Special to the Catholic Herald
“The best sermons are lived, not preached.”
Ruby Szitta has been following that comfortable adage for more than nine decades.
Szitta, a member of St. John the Baptist Parish of Bloomville, located in rural Lincoln County, is the namesake of Ruby Colorful Coffees, a growing Wisconsin roastery established by her grandson, Jared Linzmeier.
“Grandma always says, ‘if you work hard enough, things can happen.’ Well, she is right,” Linzmeier said. “We don’t over-leverage the story, but we do tell the truth about how we came up with the name. It’s just really heart-warming.”
Celebrating her 93rd birthday this month, Szitta was born on an 80-acre family homestead in the town of Price, located 17 miles northeast of Antigo.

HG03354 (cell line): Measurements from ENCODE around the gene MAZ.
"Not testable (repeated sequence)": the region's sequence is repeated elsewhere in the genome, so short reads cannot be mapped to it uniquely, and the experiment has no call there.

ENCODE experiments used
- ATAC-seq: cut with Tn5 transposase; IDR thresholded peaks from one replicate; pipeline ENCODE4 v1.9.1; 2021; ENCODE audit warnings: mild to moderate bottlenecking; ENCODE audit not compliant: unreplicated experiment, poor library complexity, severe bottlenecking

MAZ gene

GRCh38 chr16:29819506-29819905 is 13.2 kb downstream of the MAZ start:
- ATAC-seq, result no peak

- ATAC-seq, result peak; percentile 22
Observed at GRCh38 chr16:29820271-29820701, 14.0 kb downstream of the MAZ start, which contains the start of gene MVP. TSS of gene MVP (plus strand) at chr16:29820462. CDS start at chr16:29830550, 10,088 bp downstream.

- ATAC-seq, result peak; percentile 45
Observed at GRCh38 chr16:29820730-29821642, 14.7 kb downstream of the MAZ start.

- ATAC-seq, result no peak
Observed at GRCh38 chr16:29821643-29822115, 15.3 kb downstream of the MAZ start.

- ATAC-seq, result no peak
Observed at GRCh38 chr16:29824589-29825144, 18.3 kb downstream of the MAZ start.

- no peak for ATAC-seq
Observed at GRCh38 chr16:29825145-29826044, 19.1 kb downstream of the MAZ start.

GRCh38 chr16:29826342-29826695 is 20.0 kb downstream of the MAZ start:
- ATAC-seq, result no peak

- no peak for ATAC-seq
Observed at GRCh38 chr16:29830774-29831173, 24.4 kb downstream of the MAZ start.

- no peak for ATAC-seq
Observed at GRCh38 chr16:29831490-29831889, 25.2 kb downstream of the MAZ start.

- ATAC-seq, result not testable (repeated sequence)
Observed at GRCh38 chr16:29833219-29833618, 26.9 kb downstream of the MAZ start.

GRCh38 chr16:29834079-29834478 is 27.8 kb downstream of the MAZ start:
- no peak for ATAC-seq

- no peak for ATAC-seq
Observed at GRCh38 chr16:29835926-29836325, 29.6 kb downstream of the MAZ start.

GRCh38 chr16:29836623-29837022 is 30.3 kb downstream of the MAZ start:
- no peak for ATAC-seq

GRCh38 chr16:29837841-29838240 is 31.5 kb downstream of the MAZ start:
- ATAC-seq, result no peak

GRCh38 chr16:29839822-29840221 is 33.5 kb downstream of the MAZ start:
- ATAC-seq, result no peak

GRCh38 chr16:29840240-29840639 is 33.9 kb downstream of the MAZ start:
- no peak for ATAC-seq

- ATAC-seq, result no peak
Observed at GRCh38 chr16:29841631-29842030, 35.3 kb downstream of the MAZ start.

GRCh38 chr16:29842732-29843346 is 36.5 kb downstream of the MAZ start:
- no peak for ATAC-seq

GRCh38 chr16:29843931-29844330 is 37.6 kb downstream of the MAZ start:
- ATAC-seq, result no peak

“It was during a blizzard,” Szitta said. “My father had to drive the horse-drawn sleigh to Bryant, to get the doctor.”
She was fifth of six children—five girls and a boy — born to Sam and Mary Spears. The homestead had no electricity, telephone or running water. What it did have was cows, chickens and draft horses. There were kerosene lamps for lights, a wood-burner for heat, and, for entertainment, a wind-up record player and a radio powered by a car battery.
“I didn’t miss any of that because I didn’t know what it was like to have those things,” Szitta says. “We were poor, but we didn’t know that either.”
After attending the one-room Kent School, Szitta and her sisters moved into Antigo for high school, staying with local families and helping with chores in return for board. She continued her education at Langlade County Normal School, the start of a teaching career that spanned decades.